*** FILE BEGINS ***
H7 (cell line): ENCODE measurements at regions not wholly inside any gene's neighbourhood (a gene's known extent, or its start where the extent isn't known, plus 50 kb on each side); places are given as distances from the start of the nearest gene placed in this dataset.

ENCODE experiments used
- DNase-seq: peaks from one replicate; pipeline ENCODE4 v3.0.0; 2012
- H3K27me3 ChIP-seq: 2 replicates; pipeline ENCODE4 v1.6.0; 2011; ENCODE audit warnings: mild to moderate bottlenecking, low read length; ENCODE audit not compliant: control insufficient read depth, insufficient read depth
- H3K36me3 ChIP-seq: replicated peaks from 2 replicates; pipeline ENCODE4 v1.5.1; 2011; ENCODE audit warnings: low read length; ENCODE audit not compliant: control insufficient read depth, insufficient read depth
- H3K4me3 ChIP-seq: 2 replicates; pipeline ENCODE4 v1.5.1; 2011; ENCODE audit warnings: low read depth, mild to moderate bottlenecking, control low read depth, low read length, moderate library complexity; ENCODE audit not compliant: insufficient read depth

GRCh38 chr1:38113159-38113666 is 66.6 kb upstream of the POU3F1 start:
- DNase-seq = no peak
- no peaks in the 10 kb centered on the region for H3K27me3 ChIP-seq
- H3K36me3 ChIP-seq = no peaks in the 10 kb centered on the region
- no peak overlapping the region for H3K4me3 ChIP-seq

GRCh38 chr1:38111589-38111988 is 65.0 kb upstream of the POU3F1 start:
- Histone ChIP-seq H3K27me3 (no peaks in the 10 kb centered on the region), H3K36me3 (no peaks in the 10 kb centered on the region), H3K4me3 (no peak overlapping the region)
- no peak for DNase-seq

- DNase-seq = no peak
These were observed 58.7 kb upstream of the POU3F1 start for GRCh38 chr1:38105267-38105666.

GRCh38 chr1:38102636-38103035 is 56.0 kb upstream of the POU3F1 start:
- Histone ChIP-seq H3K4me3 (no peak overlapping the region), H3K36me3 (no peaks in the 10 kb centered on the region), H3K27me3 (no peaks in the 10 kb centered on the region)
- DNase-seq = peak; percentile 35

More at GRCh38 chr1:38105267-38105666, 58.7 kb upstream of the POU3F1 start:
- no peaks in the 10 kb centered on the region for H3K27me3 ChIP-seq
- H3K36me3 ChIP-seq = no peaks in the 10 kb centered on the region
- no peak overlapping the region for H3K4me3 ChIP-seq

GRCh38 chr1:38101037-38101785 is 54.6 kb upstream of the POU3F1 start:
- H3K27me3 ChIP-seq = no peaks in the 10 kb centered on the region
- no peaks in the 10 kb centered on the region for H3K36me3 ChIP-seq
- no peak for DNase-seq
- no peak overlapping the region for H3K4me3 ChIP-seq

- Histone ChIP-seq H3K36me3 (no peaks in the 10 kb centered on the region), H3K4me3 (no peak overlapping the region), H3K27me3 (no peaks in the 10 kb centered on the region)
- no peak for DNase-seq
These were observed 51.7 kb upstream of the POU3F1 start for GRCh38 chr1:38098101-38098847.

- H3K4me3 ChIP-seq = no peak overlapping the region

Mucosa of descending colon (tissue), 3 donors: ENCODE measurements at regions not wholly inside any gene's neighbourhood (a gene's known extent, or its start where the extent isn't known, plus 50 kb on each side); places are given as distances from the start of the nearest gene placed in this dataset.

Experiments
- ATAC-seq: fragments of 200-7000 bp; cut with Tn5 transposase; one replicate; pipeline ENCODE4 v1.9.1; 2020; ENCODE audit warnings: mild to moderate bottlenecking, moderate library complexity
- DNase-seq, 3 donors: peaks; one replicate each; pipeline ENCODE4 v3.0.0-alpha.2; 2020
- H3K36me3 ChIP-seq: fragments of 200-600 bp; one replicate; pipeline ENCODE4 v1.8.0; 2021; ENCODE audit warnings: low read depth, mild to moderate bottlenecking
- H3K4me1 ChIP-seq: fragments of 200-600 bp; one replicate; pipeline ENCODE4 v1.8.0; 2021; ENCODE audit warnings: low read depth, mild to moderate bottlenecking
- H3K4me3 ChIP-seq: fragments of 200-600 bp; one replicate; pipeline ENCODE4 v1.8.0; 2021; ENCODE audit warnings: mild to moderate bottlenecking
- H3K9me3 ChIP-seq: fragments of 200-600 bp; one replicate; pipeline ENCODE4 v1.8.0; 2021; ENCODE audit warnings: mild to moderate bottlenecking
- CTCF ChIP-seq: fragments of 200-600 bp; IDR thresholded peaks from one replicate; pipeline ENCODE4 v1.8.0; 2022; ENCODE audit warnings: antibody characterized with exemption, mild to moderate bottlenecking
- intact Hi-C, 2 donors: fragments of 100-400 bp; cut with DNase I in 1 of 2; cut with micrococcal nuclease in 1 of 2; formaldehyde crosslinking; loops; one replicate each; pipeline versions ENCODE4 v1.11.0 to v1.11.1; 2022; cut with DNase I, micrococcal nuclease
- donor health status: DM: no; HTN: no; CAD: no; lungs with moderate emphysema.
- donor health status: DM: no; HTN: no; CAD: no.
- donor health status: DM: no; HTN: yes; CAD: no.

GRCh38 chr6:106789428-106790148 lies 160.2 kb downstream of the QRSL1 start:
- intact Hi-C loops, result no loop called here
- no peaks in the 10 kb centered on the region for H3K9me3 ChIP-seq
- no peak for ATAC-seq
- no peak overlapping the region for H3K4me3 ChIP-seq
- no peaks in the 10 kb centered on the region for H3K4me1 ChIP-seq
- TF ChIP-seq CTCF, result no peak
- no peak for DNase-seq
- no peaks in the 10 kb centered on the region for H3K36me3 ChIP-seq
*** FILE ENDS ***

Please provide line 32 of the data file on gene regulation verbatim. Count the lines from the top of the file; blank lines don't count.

- H3K4me3 ChIP-seq = no peak overlapping the region